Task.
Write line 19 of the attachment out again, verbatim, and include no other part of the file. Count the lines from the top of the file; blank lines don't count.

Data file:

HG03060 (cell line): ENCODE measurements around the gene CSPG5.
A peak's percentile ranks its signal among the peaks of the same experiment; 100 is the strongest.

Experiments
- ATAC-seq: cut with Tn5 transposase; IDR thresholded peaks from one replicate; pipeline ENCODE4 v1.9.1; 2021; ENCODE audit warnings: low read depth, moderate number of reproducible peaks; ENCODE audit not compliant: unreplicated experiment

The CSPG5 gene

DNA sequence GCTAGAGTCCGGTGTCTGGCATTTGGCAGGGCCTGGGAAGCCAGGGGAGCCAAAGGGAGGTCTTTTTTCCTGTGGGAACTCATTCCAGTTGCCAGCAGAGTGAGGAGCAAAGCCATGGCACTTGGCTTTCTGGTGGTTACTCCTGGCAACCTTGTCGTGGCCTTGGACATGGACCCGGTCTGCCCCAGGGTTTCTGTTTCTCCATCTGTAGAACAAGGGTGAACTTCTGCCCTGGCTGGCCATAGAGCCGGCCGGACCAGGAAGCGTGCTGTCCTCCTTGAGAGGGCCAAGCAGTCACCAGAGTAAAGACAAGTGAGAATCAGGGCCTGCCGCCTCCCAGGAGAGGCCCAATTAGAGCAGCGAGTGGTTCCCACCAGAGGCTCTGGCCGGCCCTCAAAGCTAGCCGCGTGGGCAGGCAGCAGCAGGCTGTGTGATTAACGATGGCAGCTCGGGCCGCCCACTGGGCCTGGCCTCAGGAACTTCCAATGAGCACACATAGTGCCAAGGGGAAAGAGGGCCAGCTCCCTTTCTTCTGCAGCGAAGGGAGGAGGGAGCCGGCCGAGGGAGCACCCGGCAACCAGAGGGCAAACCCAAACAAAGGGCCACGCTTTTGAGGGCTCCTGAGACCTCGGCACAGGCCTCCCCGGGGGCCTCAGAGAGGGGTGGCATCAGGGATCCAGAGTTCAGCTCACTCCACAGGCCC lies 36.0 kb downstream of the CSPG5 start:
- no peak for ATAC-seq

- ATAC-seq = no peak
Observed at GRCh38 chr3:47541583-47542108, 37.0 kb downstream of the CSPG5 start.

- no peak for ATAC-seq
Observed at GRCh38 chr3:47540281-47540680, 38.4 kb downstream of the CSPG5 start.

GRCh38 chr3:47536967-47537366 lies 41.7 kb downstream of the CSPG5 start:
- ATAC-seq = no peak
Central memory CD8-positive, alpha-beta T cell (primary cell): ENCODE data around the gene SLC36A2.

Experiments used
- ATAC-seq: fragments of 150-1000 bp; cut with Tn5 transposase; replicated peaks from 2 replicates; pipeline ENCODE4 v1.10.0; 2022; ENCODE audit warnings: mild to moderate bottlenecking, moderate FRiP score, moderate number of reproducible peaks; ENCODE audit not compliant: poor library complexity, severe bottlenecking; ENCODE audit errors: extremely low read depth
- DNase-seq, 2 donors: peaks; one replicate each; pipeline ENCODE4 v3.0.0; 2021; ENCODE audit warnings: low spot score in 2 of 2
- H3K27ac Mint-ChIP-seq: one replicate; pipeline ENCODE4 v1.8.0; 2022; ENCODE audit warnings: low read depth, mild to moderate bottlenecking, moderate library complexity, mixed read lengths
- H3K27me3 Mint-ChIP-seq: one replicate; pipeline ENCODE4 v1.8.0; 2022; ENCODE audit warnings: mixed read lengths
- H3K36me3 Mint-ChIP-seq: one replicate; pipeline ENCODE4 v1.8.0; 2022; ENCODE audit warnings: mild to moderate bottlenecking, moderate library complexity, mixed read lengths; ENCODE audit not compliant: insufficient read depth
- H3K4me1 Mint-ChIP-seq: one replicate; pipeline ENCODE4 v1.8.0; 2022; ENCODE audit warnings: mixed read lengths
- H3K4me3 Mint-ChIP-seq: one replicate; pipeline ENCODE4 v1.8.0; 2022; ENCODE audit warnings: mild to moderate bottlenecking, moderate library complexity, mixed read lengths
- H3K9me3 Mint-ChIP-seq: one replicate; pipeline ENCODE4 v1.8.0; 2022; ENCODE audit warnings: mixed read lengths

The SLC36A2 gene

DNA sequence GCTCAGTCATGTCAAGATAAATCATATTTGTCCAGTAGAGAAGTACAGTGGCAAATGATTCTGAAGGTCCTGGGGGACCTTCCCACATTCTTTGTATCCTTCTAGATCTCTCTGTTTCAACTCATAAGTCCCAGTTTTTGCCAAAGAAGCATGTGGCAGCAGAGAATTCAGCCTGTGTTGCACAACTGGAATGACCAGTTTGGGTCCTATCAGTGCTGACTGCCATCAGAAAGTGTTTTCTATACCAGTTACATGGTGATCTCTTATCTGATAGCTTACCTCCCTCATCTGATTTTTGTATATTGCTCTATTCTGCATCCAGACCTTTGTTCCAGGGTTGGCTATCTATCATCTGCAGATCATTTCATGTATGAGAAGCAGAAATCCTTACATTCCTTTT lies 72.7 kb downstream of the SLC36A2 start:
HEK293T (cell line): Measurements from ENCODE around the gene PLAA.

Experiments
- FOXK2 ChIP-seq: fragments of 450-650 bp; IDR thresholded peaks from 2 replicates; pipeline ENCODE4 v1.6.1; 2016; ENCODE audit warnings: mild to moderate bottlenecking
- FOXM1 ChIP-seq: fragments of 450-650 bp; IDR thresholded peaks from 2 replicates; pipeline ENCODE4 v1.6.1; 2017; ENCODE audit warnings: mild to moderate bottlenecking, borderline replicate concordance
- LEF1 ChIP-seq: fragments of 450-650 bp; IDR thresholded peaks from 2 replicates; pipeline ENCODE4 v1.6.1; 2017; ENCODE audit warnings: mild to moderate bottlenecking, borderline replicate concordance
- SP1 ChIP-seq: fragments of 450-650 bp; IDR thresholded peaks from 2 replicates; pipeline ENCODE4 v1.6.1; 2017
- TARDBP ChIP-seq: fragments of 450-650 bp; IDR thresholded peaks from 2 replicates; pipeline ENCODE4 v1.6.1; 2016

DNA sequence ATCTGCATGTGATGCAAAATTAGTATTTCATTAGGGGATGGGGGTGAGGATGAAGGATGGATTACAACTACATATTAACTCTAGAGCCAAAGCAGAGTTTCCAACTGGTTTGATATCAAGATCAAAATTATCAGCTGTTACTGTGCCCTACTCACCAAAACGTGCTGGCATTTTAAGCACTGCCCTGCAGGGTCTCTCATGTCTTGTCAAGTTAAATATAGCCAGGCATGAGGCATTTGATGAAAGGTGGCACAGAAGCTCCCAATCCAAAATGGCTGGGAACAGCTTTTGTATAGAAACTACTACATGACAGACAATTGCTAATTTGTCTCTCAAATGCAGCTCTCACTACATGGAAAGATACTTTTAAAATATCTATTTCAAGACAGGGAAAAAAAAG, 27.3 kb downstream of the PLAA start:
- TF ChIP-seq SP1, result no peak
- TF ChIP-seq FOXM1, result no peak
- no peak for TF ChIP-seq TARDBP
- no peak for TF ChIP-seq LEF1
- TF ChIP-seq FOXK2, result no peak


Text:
- H3K27me3 Mint-ChIP-seq: one replicate; pipeline ENCODE4 v1.8.0; 2022; ENCODE audit warnings: mixed read lengths